Wine of the Week – a great, great value Rioja & a couple of real treats for Christmas

Looking south across Rioja just north of Haro.

Looking south across Rioja just north of Haro.

Rioja is – I think – one of the great wine regions of the world. However, there is plenty of pretty underwhelming Rioja – and I am talking about red Rioja here, I have written about white Rioja here – produced. Increasingly there is reliable, but unexciting Rioja at lower prices, while the more exciting examples – and here I really mean the Reservas and Gran Reservas – cost a bit more than most of us can justify for an everyday sort of wine. I have written extensively about the history of Rioja and you can read the piece by clicking here.

Rioja Map 2013

Map of Rioja – click for a larger view. Non watermarked maps are available by agreement.

Vineyards near Haro in Rioja.

Vineyards near Haro in Rioja.

Well the other day I tasted an affordable Rioja Reserva that was quite delicious, full of character, full of flavour and full of fruit. I kept coming back to it to check, but it really was very good. So I have made it my Wine of the Week.

cune_reserva2011 Cune Reserva
DOCa Rioja
Bodegas CVNE
Haro
Rioja
Spain

CVNE, or Compañía Vinicola del Norte de España (The Wine Company of Northern Spain) was founded in 1879 by Eusebio and Raimundo Real de Asúa and is still controlled by their direct descendants. CVNE was written as Cune in the old days, so that became the brand and is pronounced ‘Coon-eh’. Over the decades other labels have been introduced, Monopole, Imperial, Viña Real and Contino, but the Cune wines themselves remain the core of the range and provide the more everyday wines and the midweek treats.

Bodegas CVNE in Haro.

Bodegas CVNE in Haro.

As such an old established and still family run producer, CVNE are often regarded as being very traditional. However, I am rather of the opinion that this is not entirely the case. There are traditional aspects to them certainly, but having been familiar with their wines for many decades now, I think the wines are richer than they used to be, with more emphasis on fruit – which for me is a very good thing.

This Reserva comes from the stunning 2011 vintage which is officially classified as ‘Excelente’ or excellent. It is a classic Rioja blend of  85% Tempranillo, 5% Garnacha, 5% Mazuelo and 5% Graciano. The grapes were hand picked and then fermented in stainless steel and the wine was aged for aged for 18 months in American oak barrels and some French oak barrels too. The wine was aged for a further year in bottle before release.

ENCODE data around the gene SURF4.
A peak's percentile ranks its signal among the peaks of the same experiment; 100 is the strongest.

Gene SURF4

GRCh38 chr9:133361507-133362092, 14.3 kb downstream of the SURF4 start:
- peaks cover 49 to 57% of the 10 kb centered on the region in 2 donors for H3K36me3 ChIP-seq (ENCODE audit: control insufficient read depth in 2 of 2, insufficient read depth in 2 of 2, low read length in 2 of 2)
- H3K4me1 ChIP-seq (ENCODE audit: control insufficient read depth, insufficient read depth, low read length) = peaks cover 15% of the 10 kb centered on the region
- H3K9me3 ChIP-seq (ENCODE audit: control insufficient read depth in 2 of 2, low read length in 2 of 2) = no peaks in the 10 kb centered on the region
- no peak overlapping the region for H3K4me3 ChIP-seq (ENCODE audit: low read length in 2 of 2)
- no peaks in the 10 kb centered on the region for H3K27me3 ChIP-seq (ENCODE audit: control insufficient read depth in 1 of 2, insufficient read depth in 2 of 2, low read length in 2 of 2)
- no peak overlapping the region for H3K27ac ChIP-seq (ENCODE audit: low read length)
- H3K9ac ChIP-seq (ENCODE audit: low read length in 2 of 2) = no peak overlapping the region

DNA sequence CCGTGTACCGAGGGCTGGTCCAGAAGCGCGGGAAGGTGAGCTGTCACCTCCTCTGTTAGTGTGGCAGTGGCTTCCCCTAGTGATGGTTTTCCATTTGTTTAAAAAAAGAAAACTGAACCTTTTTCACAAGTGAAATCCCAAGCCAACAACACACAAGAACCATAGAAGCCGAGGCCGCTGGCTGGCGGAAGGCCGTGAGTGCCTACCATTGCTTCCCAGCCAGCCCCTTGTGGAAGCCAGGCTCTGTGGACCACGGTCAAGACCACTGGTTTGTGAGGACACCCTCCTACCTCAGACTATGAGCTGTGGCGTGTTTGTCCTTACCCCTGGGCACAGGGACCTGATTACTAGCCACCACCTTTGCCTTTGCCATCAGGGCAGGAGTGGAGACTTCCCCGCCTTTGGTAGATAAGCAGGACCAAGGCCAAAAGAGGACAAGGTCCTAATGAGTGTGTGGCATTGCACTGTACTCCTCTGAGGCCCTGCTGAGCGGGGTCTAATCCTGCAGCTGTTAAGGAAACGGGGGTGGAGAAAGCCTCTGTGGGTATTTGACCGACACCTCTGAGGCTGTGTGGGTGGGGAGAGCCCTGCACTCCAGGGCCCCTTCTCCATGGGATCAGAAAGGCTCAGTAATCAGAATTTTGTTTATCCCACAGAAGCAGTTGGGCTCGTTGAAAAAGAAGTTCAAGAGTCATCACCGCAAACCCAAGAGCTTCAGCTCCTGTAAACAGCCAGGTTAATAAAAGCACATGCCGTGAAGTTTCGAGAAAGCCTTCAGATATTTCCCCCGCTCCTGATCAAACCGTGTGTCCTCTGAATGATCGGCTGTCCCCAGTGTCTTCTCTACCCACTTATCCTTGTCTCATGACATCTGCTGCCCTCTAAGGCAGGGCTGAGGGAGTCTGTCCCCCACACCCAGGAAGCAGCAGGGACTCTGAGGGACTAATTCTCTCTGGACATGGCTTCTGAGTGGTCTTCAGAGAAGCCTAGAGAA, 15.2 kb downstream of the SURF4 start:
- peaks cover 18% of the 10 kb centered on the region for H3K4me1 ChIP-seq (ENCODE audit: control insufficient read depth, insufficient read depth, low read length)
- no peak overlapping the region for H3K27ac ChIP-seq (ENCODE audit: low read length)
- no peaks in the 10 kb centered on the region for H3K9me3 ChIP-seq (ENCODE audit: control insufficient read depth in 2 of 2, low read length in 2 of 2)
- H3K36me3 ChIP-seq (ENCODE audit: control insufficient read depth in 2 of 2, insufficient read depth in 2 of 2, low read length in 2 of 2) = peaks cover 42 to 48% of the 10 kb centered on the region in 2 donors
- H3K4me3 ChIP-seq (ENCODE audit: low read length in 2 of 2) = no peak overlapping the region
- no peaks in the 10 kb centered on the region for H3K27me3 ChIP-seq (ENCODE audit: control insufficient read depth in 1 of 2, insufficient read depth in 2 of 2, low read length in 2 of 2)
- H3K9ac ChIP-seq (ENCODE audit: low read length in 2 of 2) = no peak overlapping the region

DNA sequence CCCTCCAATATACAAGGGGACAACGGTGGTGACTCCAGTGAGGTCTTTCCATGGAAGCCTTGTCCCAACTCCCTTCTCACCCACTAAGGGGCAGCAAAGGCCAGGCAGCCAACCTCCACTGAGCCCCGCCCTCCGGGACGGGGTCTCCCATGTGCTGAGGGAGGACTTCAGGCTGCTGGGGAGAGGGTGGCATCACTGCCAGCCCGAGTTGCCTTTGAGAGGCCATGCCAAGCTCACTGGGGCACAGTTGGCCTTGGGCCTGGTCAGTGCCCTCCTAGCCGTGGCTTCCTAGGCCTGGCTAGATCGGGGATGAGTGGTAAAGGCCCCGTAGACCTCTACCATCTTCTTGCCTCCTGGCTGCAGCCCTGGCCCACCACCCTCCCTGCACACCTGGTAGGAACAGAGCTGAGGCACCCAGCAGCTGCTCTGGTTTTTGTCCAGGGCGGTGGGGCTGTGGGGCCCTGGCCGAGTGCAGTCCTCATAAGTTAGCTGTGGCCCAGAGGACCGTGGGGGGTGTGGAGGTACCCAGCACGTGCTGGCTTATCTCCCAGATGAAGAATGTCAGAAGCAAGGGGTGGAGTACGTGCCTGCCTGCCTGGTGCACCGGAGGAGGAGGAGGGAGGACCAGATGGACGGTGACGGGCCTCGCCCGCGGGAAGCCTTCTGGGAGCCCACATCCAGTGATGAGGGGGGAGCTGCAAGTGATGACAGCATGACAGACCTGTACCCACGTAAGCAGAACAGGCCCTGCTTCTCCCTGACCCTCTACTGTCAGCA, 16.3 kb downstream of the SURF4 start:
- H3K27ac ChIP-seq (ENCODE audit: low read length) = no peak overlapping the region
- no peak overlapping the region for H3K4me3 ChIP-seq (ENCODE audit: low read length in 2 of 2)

The colour is deep and bright and the nose has lifted, fragrant fruit, cherry, plum, blackberry all mingle together with vanilla and spice and coffee together with a touch of something leathery and savoury. The palate is rich, concentrated and rounded with supple tannins, intense dark fruit, spice and a little touch of welcome, balancing freshness. It finishes pretty long and is very satisfying.

I have known this wine for a long time and often show it on my courses, but it was nice to reacquaint myself with it and to realise what a very good wine it actually is. It also delivers a huge amount of pleasure – 90/100 points.

Available in the UK for £11-£13 per bottle from Majestic, Waitrose, Waitrose Cellar, Ocado, Asda Wine Shop and Bargain Booze and many others – click here for more stockists.
Available in the US for around $20- $25, for US stockists click here.

Recently I have also tasted a couple of other wines from CVNE, the Imperial Reserva and Gran Reserva. Launched in the 1920s as a premium Rioja the wine was originally aimed at the UK market and bottled in Imperial Pints, hence the name. They were both magnificent wines and would be wonderful to enjoy over Christmas:

Wines ageing in the Imperial barrel cellar at CVNE. This cellar was designed by Gustave Eiffel.

Wines ageing in the Imperial barrel cellar at CVNE. This cellar was designed by Gustave Eiffel.

imp_reserva2010 Imperial Reserva
DOCa Rioja
Bodegas CVNE
Haro
Rioja
Spain

Another stellar vintage, this 85% Tempranillo, 10% Graciano and 5% Mazuelo blend was aged for 2 years in American and French oak casks and another 2 years in bottle.

The nose is rich and powerful with ripe black and red fruit, vanilla, spice, herbs, coffee and leather. The palate is pretty full and silky with that rich fruit and the herbal, spice, earthy tastes giving an almost sweet and sour character. A complex and delicious wine that drinks very well already, but that touch of chalkiness to the tannins will soften and it would get more complex with age – 92/100 points.

Available in the UK for around £20-£24 per bottle from Majestic, The Wine Reserve, The Co-operative, Waitrose, Waitrose Cellar, The Wine Society and many others – click here for more stockists.